Our part time programmes are tailored for those who want to continue working while studying and usually involve committing a number of afternoons or evenings each week to attend classes or lectures. Undertaking a part-time postgraduate course can be of great benefit to personal and professional development as well as for career progression.

We are currently accepting applications for September 2016 via the Postgraduate Applications Centre (www.pac.ie/dcu) for the following part-time postgraduate programmes:

For details on our full-time postgraduate programmes, please click here.

 

The DCU Executive MBA programme exposes participants to top-performing experienced professionals from international and national business who share their insights on such themes as strategy, leadership, digital technology, entrepreneurship and innovation.

On Thursday 14th April 2016 we had our final MBA Executive Speaker Series for the academic year. Rob O’Toole, Head of HR Shared Services for the Irish Civil Service joined us to share his experiences of Talent Management across the public and private sectors.

The DCU Executive MBA is a two-year part-time programme that is widely recognised as the degree of choice for rising executives with ambitions to be Senior Managers/CEOs, whatever their specialist backgrounds.

DCU is Ireland’s University of Enterprise, which influences and drives our industry engagement strategy and MBA programme design. Our MBA participants learn from academic experts with a high level of industry relevant experience and translational research. This ensures graduates have the most up-to-date knowledge of theory and practice.

Learn more about DCU’s Executive MBA programme

The accounting education change debate is not new, indeed, since the first accounting programmes were offered by universities and professional accountancy bodies in the 19th century, their relevance and currency has been questioned. However, the nature and scale of the change debate has intensified over the past thirty years, as accounting education within higher education has expanded considerably and there has been an explosion in demand for those with accounting knowledge and skills in the global marketplace.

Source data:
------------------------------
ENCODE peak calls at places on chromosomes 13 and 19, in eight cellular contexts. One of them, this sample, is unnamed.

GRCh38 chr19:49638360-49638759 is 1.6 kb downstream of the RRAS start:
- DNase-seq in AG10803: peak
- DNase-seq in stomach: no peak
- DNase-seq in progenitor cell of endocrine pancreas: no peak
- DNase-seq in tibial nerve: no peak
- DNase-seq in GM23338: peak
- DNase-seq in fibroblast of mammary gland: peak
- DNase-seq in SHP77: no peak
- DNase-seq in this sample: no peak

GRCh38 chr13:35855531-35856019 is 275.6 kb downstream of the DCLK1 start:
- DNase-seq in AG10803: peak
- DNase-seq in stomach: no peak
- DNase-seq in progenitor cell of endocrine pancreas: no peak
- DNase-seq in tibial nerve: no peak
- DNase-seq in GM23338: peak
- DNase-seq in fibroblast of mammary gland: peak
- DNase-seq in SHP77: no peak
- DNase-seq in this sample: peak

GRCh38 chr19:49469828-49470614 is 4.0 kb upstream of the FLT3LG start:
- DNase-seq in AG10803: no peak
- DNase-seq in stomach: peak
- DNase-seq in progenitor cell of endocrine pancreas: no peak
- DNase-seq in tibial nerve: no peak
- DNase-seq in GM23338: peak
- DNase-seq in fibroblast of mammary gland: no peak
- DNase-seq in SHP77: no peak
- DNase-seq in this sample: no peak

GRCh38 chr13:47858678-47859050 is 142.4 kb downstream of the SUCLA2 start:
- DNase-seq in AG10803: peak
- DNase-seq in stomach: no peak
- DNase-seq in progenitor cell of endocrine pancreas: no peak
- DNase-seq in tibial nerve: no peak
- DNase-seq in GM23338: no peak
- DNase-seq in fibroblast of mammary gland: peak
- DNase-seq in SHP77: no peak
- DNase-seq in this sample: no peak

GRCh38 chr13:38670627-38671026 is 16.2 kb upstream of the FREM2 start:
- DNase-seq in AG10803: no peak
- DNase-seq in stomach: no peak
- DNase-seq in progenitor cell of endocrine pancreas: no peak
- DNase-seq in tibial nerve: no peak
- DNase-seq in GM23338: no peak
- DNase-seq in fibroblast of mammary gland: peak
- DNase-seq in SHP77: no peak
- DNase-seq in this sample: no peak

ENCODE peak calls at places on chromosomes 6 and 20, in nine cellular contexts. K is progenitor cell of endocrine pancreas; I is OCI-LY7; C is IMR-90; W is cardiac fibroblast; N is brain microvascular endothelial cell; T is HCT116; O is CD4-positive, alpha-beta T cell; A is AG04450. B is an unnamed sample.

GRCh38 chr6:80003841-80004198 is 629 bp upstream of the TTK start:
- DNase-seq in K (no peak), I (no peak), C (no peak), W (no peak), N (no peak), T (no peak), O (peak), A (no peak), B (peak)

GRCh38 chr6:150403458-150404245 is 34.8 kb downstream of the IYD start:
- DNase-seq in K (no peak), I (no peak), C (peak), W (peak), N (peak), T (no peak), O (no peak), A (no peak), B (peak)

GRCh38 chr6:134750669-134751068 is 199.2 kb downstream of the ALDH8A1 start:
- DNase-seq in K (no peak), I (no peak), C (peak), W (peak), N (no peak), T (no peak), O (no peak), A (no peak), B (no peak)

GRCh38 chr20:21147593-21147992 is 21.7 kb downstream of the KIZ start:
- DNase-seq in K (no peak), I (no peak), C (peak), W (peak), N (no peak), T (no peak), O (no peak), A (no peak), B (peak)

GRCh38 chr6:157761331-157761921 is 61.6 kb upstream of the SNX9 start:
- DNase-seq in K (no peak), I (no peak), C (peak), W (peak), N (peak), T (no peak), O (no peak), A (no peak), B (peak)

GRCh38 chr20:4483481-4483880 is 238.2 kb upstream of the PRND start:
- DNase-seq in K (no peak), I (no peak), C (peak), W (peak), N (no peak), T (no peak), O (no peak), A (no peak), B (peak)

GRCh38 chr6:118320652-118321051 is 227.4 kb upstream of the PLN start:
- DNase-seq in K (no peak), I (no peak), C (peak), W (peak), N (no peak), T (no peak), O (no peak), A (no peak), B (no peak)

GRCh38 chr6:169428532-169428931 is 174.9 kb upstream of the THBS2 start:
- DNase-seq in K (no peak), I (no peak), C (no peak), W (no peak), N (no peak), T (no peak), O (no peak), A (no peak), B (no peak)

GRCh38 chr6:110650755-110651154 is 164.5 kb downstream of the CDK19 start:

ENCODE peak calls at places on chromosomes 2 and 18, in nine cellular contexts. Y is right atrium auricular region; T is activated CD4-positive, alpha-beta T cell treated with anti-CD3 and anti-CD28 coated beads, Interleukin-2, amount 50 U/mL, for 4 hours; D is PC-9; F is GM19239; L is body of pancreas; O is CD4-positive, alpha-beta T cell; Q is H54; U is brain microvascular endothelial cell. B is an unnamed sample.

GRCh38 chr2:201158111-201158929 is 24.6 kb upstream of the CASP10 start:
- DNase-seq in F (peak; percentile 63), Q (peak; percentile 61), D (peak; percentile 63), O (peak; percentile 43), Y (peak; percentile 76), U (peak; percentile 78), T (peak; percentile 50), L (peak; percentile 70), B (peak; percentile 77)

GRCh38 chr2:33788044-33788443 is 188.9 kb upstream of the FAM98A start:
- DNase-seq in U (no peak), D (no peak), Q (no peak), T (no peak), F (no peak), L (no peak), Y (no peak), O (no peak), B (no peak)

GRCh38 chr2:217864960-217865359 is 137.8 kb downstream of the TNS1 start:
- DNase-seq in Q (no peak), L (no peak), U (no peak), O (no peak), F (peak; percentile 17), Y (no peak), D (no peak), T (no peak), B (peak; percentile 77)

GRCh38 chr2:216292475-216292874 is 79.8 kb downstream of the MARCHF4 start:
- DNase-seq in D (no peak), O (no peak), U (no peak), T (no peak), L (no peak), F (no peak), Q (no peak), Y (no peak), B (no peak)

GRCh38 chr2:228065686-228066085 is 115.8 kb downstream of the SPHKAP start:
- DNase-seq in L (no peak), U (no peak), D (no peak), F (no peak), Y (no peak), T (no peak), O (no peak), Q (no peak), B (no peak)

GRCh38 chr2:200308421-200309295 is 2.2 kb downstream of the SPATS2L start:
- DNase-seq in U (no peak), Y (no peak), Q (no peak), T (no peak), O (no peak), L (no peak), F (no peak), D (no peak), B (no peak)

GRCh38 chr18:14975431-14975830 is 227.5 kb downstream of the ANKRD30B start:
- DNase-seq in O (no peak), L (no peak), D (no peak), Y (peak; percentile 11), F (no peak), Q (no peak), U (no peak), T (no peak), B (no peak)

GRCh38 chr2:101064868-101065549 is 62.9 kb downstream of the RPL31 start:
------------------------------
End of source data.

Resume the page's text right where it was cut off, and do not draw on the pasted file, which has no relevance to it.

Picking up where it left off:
The most enduring criticism of accounting education is that it fails to appropriately prepare professional accountants to meet the challenging and dynamic needs of contemporary organisations. More particularly, it has been reported that many accounting programmes focus on developing technical accounting knowledge and skills at the expense of broader business knowledge and competencies, thus failing to prepare students to cope with knowledge obsolescence and changing demands on accountants in organisations. Many academics also consider that the dominance of the accounting profession in shaping accounting education means that programmes provide “a narrow, functionalist view of the discipline”[1] and fail both to expose students to multiple perspectives of accounting and to enrich their intellectual capabilities such that they can critique current practice and develop innovative ideas.